Its a zero sum game, for whatever reason if the car does not comply to the standards during a session you are disqualified. 

 

I think the above is true and I get all of that but it leaves a few questions. 

 

Firstly, if a bird, for example, had flown into the wing during qualifying, can they repair or replace the wing mid session or are they automatically disqualified? After all, inadvertently they were running a car during part of the session which did not conform to the regulations. 

If they do not repair the damage during the session can they do it afterwards or is it again, instant disqualification? 

Now, in a race situation, can a car suffer damage but manage to lump to the end of the race but then be disqualified because it fails a technical check because of the damage sustained. Think of someone losing a wheel or front wing on the final lap and then limping over the line, are they disqualified because, well, the car was missing a wing when it finished? 

 

I'm a bit confused because we see bits falling off cars all the time, is it simply luck that the bits that fly off in a collision are not linked to the regulations? Can you run a few laps of a race, spot the damage, pit for repairs and then not be disqualified even if you were not technically compliant during those laps you completed before pitting? See Russell running Bottas tyres for a few laps last year. We had a spring fly off Barrichello's car which nearly killed Massa yet that car must have then passed the regulations checks, even though ten minutes earlier bits of it were falling off the car onto the track.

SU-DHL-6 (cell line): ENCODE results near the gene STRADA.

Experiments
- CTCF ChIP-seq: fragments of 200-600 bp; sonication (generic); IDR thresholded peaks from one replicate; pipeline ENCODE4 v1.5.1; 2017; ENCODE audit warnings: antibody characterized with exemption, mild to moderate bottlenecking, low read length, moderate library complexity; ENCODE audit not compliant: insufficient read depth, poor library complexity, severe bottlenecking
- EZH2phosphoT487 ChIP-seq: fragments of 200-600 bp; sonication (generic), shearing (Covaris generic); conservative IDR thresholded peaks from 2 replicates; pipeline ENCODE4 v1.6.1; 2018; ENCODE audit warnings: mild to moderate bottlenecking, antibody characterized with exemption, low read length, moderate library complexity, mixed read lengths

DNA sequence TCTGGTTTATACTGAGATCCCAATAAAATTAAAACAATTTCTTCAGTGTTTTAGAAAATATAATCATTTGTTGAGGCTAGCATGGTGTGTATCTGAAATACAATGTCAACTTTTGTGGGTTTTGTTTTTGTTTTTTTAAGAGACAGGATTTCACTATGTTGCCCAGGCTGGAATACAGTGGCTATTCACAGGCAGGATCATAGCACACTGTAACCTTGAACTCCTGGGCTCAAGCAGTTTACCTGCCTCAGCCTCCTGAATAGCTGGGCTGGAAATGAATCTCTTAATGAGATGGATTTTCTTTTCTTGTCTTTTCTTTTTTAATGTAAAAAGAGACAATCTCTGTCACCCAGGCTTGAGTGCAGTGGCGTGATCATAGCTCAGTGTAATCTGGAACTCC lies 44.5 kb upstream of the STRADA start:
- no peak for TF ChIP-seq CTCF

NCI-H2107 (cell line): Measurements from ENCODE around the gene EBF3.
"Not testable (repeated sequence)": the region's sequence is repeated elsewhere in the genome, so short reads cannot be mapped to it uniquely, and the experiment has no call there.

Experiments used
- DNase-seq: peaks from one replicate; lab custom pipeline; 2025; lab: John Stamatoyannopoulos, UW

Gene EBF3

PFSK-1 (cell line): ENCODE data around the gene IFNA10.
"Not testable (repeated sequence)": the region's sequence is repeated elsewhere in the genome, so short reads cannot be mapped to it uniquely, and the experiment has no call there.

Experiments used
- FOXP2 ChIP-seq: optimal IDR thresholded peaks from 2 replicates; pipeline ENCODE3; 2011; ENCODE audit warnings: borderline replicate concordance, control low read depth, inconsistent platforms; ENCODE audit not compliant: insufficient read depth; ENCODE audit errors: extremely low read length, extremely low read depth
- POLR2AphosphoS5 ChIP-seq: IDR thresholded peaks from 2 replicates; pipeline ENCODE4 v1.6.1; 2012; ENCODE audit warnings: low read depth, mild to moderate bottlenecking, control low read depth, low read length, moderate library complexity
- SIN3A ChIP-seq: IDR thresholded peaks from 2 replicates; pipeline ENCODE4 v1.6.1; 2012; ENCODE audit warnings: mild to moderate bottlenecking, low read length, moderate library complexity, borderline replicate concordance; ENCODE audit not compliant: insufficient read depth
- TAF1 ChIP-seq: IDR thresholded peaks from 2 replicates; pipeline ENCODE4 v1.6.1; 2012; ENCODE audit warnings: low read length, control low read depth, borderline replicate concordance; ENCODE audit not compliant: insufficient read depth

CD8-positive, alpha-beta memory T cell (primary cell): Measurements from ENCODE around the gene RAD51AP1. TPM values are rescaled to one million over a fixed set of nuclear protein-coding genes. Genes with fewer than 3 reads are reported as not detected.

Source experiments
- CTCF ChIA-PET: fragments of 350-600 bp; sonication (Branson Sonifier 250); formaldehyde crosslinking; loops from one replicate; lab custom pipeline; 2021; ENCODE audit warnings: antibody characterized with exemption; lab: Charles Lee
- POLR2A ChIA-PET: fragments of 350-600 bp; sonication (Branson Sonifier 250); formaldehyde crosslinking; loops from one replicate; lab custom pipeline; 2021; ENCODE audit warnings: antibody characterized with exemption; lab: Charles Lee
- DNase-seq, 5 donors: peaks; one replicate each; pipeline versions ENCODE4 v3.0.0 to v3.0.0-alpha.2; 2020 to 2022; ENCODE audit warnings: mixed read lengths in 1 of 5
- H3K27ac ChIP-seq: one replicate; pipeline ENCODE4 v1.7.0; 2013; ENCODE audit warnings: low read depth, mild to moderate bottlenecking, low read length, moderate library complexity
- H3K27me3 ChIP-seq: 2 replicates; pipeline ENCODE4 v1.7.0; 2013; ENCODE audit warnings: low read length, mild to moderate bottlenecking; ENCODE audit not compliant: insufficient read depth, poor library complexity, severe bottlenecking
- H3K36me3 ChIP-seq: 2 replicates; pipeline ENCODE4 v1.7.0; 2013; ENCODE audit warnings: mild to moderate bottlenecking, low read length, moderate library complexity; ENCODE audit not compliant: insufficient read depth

It just seems weird that damage to a car, once it has started the session can result in a instant disqualification. I mean, that doesn't seem weird but if it is the rule that any part of the car which has to comply with the regulations cannot suffer damage during a session without the car being disqualified you would have through we'd have seen a few more examples of it over the years. I mean, Hamilton in Silverstone 2020 finished the race with only three wheels on the car. You'd have thought there is a rule somewhere that states that the car has to have 4 tyres and they all need to have a pressure of X (indeed, I am sure that is a rule). Yet, in the Silverstone race Hamilton finished the race with clearly a tyre that did not conform to the regulations but nothing happened. 

 

What am I missing? It just seems this is a new area of the rules - if you suffer damage during a race or qualifying session and that damage means you cannot comply with the technical regulations you get disqualified - well that has pretty big implications really.